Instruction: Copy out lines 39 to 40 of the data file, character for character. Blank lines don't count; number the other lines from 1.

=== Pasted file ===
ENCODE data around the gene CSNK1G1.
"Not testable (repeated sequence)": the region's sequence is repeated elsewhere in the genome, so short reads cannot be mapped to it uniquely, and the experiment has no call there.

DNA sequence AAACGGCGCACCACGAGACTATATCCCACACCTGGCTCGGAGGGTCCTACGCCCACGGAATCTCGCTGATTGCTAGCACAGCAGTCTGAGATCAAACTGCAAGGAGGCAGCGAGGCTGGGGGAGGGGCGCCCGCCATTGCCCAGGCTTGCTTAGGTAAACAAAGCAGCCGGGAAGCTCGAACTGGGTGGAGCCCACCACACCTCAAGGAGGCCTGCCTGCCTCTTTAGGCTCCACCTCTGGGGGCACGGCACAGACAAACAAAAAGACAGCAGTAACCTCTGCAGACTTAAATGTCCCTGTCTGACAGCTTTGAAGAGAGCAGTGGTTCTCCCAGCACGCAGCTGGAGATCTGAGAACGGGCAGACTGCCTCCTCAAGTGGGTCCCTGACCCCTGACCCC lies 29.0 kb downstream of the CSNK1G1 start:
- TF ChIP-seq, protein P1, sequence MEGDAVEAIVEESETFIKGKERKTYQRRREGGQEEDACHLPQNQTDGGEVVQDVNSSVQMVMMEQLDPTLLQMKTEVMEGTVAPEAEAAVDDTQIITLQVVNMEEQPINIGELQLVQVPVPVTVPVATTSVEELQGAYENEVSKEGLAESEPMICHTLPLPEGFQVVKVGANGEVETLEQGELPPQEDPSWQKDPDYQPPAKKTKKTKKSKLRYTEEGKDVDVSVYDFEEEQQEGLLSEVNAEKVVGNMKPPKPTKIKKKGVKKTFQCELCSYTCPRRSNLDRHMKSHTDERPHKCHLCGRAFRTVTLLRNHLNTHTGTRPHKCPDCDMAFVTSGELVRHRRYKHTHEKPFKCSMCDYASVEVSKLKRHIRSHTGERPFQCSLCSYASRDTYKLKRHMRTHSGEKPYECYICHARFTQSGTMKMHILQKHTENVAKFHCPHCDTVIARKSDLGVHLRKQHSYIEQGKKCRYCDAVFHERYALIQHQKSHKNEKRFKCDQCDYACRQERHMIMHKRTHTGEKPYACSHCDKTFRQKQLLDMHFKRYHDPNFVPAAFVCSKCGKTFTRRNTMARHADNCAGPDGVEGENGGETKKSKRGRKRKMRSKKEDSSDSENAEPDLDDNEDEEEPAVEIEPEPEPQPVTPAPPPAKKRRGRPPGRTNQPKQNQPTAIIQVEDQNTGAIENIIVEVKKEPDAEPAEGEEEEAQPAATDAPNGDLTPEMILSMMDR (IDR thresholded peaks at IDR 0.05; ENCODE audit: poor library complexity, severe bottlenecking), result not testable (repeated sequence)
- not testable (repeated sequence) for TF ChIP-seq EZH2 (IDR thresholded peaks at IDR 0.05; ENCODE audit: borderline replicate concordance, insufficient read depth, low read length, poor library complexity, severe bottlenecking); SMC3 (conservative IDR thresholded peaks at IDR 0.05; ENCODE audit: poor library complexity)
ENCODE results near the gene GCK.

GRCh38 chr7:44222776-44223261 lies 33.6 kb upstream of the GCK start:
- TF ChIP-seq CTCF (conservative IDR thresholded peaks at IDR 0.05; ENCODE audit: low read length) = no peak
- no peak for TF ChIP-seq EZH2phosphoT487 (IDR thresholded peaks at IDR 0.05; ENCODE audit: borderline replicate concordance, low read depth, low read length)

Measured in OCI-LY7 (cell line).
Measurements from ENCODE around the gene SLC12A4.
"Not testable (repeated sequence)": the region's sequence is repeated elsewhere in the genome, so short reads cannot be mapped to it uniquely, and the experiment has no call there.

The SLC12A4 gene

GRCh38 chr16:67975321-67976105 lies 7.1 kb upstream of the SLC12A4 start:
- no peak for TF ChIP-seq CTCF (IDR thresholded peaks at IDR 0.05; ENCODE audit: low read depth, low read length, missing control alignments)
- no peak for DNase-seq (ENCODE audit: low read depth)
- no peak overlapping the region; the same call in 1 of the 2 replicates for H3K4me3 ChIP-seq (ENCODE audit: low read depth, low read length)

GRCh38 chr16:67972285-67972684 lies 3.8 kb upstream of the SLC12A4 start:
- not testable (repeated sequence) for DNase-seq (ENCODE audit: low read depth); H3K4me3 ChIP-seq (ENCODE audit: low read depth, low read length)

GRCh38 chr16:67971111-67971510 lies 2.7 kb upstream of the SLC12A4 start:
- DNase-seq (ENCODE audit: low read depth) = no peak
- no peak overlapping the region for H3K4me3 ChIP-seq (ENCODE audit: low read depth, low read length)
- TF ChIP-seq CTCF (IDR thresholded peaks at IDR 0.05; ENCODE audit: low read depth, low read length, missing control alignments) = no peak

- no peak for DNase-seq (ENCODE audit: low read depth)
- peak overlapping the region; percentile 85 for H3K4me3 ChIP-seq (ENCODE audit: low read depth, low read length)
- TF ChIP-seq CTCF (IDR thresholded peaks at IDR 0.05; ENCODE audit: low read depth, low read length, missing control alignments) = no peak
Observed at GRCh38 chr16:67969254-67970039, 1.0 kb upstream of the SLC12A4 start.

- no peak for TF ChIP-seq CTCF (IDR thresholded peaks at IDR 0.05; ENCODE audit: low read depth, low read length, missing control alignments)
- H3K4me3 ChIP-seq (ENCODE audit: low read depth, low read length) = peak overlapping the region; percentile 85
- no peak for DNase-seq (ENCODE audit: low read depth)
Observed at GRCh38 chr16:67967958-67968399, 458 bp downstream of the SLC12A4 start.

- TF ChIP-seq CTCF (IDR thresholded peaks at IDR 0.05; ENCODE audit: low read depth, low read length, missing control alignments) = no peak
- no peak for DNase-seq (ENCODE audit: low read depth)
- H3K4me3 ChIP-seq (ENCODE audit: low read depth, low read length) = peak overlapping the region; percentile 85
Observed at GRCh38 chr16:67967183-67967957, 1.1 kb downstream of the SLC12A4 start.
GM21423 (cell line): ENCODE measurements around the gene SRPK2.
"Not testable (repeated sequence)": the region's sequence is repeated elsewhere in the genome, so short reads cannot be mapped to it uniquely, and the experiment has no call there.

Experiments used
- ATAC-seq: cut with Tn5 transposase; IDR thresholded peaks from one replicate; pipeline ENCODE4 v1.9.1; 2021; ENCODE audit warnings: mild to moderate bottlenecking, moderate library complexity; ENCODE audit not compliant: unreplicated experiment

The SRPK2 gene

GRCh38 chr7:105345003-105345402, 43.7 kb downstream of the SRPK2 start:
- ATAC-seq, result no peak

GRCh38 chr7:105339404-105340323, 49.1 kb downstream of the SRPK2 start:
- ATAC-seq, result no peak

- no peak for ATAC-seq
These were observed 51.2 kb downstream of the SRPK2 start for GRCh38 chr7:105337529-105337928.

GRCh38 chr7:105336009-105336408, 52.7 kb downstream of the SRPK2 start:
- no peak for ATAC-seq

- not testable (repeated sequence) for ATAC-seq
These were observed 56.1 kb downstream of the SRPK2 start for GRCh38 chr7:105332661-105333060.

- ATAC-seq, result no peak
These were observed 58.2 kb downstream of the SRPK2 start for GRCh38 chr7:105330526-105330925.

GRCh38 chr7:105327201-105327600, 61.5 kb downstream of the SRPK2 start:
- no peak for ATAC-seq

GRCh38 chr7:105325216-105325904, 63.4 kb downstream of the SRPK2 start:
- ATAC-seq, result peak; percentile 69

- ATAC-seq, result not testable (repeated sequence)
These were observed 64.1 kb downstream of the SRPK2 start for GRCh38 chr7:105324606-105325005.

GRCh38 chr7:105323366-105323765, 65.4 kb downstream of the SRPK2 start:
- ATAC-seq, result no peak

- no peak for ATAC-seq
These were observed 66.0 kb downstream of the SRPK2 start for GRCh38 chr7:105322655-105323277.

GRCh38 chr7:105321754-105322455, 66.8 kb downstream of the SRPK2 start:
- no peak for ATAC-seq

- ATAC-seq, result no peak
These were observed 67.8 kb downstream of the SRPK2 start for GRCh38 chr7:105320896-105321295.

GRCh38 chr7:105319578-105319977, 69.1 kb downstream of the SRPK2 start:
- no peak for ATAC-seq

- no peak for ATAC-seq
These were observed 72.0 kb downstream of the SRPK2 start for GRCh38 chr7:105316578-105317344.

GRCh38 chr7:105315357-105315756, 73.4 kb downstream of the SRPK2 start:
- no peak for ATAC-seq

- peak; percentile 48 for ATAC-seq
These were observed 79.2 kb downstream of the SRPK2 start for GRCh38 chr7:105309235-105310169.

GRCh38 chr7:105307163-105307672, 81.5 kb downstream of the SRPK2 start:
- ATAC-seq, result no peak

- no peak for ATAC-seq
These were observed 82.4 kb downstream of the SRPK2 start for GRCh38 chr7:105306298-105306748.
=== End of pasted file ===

- ATAC-seq: cut with Tn5 transposase; IDR thresholded peaks from one replicate; pipeline ENCODE4 v1.9.1; 2021; ENCODE audit warnings: mild to moderate bottlenecking, moderate library complexity; ENCODE audit not compliant: unreplicated experiment

The SRPK2 gene